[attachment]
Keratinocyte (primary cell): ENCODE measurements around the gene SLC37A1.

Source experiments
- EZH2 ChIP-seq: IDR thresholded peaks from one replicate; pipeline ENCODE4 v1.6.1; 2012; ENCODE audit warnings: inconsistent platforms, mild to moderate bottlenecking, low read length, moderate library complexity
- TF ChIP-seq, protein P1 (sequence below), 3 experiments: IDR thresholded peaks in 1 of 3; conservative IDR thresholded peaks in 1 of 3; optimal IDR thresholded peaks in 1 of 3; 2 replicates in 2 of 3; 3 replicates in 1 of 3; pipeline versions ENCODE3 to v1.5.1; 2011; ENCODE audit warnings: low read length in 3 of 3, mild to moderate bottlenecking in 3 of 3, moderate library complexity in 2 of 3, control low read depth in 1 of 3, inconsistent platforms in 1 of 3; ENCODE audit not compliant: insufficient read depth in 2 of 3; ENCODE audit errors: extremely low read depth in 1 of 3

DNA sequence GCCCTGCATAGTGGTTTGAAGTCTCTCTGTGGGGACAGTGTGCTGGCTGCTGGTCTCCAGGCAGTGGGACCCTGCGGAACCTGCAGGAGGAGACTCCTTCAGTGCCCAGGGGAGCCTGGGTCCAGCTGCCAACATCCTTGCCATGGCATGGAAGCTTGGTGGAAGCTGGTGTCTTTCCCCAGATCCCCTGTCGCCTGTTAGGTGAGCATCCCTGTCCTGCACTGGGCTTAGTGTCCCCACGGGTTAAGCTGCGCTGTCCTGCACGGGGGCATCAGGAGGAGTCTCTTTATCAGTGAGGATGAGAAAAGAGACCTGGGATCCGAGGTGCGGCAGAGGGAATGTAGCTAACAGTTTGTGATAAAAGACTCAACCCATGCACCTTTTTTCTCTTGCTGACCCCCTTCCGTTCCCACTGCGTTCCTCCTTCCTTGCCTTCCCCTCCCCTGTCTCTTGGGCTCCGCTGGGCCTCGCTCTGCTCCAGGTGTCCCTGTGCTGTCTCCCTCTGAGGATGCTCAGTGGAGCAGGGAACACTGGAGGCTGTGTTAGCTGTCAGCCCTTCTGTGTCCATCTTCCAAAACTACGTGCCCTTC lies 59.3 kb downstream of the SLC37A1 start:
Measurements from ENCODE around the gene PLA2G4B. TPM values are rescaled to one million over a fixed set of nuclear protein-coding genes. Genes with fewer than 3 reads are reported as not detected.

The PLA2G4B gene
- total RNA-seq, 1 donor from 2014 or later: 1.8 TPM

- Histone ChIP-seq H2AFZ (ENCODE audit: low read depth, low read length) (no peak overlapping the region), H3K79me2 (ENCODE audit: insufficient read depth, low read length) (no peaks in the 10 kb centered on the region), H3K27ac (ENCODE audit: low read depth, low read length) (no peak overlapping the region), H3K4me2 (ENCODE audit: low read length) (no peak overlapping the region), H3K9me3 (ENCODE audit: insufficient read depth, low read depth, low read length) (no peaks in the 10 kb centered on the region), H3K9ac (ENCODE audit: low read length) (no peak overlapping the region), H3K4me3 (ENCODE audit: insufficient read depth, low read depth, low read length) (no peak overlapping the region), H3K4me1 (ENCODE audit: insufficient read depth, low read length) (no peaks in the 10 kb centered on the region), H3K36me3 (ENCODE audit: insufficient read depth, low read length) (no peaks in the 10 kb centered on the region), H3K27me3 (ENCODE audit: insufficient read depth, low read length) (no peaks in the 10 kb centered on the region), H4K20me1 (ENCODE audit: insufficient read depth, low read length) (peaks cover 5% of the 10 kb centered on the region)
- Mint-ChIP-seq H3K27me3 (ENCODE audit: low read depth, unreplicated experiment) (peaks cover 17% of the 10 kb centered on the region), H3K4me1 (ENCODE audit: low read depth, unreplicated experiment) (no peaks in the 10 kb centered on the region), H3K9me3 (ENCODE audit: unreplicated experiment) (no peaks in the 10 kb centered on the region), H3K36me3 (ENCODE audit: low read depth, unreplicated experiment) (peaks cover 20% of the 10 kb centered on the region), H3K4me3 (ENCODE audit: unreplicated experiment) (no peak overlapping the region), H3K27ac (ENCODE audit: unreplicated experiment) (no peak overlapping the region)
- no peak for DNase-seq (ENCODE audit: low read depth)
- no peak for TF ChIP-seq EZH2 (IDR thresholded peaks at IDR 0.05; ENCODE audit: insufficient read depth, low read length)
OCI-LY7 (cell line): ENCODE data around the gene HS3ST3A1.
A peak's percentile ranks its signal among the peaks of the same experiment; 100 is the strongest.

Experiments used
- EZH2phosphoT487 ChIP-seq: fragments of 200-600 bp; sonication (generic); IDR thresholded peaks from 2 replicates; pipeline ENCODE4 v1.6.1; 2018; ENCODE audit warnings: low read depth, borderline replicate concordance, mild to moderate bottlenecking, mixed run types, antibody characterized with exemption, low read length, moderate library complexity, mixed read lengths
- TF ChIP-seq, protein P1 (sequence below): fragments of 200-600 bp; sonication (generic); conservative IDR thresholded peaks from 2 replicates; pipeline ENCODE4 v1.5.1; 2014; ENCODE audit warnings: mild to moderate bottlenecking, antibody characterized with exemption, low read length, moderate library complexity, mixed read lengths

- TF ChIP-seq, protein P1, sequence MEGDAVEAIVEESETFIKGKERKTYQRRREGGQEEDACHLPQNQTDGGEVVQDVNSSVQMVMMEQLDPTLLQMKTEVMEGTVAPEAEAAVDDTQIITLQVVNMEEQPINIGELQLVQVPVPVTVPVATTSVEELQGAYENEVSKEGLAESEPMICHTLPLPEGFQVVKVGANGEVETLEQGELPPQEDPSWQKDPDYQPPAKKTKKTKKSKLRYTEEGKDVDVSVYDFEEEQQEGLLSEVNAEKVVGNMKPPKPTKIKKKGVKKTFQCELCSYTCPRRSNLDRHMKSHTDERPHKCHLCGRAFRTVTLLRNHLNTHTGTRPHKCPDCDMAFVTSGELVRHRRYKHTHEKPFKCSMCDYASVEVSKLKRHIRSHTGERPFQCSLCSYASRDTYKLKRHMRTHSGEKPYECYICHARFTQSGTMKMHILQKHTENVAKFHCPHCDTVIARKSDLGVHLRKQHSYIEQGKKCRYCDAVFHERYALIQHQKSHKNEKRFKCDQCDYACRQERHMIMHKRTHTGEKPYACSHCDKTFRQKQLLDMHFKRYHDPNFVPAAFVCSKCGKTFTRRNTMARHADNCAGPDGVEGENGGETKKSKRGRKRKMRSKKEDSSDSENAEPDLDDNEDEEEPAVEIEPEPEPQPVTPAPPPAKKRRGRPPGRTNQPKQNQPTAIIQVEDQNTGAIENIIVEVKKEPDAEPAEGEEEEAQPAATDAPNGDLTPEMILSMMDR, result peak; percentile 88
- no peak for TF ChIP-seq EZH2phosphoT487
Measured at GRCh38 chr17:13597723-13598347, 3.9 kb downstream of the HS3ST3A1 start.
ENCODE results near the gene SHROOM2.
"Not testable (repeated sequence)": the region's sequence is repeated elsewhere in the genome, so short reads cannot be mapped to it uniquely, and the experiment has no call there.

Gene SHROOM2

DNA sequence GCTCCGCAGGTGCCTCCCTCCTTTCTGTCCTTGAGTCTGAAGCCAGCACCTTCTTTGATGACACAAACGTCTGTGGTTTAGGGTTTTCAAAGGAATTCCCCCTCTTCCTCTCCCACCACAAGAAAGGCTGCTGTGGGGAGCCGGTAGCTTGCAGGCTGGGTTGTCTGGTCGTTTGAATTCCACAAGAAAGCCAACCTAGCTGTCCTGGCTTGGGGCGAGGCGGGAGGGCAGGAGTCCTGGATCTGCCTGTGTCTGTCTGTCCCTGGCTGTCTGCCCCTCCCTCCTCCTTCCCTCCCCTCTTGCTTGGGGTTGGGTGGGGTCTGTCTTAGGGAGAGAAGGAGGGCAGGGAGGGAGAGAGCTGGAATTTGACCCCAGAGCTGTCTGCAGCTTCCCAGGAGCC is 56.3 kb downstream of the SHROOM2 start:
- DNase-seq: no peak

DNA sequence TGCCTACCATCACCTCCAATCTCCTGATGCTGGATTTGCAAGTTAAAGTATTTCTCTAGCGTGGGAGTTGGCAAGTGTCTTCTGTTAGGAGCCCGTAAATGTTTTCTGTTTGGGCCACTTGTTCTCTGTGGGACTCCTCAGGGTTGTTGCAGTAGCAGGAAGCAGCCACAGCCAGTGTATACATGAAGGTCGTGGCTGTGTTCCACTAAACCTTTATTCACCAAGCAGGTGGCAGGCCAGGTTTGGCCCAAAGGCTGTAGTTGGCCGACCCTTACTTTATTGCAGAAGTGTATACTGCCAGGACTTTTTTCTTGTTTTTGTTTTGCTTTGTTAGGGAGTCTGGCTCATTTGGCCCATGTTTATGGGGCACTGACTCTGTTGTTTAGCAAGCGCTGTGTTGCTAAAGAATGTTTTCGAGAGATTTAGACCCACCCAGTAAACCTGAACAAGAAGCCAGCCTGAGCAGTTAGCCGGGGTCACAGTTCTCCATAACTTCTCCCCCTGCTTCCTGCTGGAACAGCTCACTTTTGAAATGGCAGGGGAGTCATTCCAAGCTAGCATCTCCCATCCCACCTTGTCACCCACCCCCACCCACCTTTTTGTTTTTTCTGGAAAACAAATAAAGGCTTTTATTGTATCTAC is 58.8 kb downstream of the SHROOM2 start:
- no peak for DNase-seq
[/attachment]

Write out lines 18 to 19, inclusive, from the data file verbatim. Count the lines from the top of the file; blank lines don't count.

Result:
- TF ChIP-seq, protein P1, sequence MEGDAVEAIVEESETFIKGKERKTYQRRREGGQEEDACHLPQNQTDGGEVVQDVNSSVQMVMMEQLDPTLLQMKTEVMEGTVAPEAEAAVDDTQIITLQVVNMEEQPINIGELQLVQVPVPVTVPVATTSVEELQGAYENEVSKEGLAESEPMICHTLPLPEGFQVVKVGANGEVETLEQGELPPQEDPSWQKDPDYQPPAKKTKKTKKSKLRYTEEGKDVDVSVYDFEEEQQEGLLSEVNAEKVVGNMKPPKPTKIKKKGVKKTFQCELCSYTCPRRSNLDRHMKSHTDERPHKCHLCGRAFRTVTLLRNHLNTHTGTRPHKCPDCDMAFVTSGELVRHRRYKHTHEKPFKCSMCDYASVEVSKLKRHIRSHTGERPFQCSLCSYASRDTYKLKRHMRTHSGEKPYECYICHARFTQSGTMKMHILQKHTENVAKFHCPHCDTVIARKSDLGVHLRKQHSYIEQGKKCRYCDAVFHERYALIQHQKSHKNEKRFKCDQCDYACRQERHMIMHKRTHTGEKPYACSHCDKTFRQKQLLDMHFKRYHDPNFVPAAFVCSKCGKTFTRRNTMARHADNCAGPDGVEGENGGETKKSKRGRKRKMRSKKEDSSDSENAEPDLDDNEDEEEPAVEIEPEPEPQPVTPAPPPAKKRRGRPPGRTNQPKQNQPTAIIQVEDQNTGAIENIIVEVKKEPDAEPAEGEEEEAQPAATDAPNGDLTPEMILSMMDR, result peak; percentile 88
- no peak for TF ChIP-seq EZH2phosphoT487